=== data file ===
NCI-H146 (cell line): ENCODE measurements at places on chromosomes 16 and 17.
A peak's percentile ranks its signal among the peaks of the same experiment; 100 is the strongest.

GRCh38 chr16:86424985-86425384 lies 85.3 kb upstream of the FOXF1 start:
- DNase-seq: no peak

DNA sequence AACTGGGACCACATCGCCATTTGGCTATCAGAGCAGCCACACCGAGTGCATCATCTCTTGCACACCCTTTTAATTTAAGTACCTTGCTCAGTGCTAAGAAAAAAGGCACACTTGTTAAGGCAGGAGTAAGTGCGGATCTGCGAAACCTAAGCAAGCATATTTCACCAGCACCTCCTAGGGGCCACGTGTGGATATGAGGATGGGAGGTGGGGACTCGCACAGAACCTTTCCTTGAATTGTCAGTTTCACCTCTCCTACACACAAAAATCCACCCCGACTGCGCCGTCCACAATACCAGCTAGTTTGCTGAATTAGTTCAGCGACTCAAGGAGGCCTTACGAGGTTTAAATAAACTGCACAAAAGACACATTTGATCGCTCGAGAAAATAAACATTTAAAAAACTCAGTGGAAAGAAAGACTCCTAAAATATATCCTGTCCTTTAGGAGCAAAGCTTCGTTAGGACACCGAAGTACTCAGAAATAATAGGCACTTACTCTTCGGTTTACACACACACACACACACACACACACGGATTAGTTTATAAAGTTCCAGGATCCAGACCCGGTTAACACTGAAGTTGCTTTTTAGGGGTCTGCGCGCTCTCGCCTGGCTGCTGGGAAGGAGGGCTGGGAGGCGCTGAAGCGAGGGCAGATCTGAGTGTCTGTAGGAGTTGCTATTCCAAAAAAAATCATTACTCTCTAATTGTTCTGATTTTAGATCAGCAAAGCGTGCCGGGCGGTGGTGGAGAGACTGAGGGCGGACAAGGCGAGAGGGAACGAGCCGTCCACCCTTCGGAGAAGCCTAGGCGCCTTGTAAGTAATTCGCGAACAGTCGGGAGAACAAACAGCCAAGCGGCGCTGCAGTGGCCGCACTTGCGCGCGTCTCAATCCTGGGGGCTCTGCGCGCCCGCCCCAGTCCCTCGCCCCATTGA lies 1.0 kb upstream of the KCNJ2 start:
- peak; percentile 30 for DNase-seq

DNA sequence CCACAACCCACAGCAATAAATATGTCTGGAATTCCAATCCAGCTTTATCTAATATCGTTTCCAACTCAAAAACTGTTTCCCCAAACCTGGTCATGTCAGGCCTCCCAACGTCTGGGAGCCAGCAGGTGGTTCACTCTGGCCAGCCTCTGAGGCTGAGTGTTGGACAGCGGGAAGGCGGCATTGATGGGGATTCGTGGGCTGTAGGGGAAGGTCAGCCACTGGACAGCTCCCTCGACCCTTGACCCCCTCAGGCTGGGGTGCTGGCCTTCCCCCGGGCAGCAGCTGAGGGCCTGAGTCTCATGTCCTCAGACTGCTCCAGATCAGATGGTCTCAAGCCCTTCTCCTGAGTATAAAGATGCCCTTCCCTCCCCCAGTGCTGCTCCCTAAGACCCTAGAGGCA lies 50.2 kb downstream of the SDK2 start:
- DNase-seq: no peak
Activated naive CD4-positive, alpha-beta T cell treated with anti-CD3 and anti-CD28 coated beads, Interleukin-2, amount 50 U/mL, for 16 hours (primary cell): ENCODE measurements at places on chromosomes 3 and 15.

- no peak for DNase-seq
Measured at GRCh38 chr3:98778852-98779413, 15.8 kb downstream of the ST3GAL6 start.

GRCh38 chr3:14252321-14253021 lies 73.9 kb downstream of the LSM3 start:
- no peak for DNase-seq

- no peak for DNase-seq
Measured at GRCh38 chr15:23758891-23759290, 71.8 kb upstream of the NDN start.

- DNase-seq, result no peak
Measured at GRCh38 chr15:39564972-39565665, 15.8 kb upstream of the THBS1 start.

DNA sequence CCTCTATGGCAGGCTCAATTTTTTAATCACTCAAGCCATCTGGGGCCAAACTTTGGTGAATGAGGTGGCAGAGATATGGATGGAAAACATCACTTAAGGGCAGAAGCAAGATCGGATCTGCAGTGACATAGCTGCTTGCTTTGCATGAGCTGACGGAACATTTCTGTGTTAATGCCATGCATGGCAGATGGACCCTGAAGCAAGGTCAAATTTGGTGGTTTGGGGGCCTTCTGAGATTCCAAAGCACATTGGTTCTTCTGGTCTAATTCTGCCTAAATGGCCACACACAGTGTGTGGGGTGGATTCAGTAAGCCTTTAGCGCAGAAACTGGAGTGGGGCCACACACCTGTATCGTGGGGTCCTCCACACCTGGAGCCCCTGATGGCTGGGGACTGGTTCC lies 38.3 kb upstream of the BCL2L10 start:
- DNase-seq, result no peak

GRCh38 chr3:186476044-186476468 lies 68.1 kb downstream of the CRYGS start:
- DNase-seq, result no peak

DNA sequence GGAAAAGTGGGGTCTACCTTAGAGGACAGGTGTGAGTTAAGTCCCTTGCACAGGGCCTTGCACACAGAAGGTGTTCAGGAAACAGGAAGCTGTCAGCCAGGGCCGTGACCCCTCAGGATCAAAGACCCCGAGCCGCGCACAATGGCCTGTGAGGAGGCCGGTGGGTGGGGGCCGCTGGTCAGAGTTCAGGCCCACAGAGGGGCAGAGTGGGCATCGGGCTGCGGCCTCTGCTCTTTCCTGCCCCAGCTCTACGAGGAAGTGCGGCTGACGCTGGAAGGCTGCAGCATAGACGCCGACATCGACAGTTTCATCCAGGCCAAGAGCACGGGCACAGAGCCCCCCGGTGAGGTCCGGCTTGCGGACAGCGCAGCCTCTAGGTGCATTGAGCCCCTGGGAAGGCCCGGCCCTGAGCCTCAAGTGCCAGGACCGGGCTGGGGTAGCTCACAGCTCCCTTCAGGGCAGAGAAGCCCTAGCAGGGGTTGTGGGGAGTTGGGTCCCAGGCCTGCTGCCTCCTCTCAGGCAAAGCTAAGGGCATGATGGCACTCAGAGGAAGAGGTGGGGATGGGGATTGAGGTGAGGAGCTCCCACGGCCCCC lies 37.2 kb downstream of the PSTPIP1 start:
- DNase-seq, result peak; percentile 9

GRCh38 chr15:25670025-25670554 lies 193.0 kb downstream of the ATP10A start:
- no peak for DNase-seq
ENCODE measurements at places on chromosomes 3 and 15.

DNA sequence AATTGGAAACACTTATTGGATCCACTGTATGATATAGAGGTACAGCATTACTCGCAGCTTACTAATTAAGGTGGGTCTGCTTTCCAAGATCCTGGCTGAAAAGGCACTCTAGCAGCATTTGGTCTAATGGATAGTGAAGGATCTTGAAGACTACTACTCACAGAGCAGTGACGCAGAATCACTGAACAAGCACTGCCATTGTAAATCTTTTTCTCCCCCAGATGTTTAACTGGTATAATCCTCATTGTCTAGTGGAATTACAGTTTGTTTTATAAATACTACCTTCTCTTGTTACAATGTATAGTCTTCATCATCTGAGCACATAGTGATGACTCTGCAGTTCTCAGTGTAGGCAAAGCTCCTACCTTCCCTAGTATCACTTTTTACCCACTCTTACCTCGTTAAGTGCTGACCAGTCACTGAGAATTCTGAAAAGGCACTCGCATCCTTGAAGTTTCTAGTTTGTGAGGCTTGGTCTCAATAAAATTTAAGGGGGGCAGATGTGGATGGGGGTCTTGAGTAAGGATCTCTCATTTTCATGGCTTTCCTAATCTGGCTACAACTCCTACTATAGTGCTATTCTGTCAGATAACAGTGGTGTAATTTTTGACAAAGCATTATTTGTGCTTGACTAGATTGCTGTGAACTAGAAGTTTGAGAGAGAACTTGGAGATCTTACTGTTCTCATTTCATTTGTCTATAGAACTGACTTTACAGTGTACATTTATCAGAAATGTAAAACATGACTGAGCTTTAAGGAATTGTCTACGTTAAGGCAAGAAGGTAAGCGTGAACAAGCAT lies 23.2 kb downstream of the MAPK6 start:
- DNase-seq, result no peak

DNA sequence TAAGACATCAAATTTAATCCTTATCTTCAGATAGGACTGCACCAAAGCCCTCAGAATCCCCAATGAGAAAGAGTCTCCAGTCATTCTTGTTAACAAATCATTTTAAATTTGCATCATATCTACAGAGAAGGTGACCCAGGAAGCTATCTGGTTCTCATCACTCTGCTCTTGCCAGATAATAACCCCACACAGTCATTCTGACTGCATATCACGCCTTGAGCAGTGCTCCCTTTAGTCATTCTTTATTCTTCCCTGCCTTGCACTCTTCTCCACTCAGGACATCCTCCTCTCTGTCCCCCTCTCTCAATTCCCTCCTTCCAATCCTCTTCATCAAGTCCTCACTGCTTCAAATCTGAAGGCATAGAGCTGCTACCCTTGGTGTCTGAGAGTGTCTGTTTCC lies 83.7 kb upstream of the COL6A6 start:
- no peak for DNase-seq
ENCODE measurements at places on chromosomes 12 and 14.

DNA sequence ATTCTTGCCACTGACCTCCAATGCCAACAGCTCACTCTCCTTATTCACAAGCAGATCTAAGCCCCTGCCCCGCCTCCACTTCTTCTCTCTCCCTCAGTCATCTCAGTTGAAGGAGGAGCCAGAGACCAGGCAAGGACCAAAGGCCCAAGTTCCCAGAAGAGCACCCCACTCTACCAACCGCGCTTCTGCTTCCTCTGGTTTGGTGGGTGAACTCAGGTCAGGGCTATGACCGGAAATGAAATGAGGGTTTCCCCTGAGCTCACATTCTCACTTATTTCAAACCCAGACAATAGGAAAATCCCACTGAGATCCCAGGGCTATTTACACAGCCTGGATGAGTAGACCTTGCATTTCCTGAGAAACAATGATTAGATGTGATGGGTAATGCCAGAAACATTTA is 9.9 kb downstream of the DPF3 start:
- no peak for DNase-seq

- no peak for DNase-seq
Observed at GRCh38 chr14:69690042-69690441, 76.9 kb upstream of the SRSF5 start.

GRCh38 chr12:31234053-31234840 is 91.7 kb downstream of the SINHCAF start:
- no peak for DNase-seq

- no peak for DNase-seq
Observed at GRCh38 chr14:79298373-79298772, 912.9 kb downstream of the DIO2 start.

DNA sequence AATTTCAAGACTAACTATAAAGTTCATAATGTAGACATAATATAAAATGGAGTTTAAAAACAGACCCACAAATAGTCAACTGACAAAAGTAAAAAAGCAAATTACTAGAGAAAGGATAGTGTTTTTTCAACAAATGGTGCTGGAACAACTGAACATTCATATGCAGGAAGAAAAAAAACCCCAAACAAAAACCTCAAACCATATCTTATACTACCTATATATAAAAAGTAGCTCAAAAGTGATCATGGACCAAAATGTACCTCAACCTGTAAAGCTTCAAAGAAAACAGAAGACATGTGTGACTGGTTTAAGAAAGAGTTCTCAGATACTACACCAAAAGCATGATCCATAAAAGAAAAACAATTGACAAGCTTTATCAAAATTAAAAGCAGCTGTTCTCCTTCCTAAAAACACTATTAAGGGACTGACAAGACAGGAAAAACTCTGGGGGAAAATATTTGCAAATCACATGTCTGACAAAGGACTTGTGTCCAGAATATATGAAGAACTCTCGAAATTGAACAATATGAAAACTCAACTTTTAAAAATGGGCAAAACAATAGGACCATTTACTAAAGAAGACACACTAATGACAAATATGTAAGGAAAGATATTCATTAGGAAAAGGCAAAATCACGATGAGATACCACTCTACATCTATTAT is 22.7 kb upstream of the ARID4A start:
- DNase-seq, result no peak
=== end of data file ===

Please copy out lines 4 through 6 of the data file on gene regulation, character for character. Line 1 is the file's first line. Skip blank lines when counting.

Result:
- DNase-seq: no peak

DNA sequence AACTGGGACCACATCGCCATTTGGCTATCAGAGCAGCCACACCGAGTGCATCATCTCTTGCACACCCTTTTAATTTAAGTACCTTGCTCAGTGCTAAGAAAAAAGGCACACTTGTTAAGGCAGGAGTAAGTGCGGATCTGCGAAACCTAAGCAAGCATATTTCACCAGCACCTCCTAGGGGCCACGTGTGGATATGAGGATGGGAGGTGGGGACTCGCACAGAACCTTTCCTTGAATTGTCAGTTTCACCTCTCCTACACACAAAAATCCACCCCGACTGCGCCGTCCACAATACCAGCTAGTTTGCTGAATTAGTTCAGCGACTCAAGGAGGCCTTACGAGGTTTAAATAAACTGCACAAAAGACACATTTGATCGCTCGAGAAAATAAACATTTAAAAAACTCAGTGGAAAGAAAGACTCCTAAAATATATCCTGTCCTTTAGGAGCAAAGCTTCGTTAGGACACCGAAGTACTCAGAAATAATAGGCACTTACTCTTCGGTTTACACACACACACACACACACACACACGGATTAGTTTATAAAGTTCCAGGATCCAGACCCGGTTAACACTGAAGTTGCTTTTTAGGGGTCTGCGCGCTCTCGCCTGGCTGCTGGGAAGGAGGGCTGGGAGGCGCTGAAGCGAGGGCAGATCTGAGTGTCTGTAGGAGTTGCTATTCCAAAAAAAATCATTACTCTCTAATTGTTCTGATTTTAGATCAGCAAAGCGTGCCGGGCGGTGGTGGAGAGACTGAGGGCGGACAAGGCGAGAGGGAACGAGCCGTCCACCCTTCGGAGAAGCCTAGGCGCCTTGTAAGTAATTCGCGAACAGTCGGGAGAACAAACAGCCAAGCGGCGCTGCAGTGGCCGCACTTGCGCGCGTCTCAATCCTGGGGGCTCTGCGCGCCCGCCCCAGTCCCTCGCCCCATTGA lies 1.0 kb upstream of the KCNJ2 start:
- peak; percentile 30 for DNase-seq